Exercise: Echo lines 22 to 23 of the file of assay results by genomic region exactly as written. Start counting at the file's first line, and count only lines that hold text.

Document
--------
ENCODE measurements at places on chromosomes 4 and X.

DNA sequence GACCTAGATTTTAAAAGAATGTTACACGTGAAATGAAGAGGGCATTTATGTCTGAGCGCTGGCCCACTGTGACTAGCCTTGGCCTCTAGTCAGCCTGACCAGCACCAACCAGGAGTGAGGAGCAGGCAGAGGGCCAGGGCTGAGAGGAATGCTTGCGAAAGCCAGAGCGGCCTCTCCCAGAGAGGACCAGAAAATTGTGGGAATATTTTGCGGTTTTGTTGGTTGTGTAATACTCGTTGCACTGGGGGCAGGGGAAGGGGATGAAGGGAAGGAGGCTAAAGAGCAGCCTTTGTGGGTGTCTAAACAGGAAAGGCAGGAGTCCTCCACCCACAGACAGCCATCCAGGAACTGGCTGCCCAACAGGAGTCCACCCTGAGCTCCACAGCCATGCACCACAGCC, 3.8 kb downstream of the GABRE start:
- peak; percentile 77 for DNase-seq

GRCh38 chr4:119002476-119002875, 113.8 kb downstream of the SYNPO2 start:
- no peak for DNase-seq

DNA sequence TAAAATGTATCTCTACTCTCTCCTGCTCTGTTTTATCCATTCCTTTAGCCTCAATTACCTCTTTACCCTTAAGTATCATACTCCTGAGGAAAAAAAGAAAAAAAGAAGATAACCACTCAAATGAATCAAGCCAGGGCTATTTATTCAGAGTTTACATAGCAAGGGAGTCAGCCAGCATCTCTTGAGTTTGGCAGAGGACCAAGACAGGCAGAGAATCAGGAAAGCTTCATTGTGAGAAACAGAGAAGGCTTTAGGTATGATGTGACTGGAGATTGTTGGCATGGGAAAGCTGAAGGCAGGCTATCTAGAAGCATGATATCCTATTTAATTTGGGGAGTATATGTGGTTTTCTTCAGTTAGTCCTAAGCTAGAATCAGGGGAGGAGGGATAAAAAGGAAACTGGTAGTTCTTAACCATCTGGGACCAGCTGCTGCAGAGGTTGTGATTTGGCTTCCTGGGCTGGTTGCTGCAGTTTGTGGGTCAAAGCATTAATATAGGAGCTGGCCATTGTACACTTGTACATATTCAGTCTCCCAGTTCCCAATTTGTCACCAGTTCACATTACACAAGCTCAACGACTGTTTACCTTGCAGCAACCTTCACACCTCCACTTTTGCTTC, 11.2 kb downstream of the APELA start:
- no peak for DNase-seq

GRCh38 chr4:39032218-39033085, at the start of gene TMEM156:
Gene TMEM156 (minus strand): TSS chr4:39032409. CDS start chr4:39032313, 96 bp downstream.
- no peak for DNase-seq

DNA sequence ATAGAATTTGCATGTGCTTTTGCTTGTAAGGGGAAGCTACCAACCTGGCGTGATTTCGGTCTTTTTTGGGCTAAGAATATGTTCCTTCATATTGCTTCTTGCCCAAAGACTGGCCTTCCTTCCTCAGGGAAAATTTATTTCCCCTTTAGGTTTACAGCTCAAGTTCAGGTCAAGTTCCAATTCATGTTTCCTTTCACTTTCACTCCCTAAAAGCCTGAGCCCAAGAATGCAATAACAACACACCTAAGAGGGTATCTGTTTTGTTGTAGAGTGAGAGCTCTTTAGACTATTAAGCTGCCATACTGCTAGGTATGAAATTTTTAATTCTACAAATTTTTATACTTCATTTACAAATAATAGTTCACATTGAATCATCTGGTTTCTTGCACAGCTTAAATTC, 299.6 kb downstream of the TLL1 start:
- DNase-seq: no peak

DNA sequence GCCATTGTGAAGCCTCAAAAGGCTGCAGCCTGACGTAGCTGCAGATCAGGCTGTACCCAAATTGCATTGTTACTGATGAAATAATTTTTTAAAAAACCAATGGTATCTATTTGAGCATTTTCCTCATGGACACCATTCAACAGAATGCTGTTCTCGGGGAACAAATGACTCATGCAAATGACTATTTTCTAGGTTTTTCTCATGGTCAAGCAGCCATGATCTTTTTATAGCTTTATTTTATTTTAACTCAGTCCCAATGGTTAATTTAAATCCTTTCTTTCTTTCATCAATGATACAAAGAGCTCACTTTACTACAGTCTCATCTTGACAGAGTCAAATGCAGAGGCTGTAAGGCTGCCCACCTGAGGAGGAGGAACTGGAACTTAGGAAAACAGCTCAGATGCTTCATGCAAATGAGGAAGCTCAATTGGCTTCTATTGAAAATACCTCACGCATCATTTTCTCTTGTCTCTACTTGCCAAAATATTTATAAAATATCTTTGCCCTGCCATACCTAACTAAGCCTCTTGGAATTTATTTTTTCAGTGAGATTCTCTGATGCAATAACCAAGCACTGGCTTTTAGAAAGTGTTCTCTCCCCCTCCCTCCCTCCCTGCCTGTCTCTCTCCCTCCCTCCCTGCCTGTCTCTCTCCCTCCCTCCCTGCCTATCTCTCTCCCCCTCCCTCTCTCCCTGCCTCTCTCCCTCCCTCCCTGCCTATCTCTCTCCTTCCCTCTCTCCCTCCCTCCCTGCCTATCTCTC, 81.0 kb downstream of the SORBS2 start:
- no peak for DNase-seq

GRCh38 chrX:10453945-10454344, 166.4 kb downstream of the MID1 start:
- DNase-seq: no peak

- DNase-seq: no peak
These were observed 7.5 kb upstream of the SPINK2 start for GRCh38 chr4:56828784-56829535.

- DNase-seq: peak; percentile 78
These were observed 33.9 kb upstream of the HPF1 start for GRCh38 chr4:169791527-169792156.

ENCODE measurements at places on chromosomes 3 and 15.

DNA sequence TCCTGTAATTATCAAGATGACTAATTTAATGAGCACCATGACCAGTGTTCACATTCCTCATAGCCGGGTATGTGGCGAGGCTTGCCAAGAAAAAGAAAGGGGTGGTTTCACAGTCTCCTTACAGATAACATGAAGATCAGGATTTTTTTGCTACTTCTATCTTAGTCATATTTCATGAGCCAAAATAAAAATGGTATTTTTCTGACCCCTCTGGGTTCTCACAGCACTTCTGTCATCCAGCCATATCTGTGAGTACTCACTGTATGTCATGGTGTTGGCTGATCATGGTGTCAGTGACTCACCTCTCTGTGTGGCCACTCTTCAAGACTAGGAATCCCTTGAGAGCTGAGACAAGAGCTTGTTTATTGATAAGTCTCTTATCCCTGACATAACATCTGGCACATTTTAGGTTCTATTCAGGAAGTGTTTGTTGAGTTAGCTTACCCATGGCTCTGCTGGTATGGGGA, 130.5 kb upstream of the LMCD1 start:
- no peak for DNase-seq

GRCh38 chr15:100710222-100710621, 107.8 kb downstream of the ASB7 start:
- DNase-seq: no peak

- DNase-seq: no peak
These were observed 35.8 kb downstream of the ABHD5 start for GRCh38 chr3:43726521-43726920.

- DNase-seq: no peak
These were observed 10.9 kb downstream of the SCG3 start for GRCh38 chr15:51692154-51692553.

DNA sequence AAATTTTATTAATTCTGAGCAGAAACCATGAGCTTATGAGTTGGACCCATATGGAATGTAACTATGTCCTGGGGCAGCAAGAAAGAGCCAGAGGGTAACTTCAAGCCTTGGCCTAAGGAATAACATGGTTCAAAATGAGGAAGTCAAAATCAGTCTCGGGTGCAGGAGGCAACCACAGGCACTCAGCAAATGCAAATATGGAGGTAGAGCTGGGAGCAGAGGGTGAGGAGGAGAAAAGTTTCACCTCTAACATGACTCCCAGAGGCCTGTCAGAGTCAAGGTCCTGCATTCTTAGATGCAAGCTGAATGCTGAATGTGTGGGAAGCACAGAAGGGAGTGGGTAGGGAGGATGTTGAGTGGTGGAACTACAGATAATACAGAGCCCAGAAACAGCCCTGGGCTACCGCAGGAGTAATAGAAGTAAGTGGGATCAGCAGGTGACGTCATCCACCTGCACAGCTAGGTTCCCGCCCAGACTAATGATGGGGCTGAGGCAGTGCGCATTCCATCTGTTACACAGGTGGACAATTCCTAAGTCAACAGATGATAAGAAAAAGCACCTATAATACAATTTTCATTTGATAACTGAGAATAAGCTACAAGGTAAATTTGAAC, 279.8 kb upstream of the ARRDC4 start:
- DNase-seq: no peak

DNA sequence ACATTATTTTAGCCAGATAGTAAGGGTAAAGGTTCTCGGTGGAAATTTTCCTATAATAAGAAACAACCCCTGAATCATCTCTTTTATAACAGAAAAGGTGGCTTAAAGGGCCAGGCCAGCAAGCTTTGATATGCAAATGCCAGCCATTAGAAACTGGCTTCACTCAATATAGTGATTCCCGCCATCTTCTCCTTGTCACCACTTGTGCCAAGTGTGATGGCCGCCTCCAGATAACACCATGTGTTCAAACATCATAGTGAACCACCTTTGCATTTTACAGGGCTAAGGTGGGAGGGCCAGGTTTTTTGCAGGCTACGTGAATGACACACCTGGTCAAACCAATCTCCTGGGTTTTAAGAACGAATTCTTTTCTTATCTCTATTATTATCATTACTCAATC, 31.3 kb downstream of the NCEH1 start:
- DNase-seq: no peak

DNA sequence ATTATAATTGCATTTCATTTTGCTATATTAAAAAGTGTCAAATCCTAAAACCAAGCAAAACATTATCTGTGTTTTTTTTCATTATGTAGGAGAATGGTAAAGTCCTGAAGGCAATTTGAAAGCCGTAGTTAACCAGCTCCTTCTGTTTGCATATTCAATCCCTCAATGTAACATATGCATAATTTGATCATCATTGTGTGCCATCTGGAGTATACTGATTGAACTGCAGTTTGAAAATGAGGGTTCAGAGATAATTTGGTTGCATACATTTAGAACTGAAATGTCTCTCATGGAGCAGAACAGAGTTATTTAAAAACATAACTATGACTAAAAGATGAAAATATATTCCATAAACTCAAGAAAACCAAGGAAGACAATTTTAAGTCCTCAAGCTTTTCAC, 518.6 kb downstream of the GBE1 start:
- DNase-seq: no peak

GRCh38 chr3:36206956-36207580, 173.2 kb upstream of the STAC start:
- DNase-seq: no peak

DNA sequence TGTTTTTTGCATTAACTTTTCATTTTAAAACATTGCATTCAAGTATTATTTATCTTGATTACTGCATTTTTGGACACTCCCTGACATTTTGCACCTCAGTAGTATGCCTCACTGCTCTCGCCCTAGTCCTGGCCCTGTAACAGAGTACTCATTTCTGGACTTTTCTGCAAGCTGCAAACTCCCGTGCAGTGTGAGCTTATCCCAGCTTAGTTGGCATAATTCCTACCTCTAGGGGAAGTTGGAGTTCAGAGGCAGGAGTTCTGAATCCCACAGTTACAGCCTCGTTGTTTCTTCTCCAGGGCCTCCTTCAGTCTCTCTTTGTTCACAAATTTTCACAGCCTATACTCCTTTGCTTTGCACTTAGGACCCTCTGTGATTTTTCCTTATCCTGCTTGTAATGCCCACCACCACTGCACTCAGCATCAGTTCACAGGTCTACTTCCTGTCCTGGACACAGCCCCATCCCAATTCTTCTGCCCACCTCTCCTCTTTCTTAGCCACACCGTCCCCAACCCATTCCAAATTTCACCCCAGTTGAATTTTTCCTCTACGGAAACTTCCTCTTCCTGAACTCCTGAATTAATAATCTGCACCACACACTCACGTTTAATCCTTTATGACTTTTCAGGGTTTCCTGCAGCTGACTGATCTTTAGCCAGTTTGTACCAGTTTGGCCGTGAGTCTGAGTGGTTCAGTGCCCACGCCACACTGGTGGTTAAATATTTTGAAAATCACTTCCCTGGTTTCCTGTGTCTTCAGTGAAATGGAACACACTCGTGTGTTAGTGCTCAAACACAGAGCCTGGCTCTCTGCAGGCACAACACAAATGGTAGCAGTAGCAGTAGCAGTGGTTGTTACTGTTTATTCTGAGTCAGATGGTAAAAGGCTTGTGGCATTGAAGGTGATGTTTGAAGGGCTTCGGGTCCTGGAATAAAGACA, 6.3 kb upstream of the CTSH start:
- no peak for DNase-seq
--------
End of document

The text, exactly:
DNA sequence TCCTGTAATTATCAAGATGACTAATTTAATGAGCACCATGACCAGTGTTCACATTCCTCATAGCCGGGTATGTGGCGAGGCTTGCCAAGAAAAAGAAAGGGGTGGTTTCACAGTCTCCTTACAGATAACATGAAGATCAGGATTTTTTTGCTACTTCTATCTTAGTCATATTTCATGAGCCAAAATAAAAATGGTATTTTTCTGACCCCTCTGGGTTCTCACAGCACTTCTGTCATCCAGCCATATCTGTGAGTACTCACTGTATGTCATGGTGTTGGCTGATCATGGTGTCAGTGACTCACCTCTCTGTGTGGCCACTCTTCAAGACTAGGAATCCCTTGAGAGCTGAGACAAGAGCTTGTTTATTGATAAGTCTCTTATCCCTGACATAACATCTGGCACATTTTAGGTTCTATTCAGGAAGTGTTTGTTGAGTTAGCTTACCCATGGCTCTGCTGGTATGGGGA, 130.5 kb upstream of the LMCD1 start:
- no peak for DNase-seq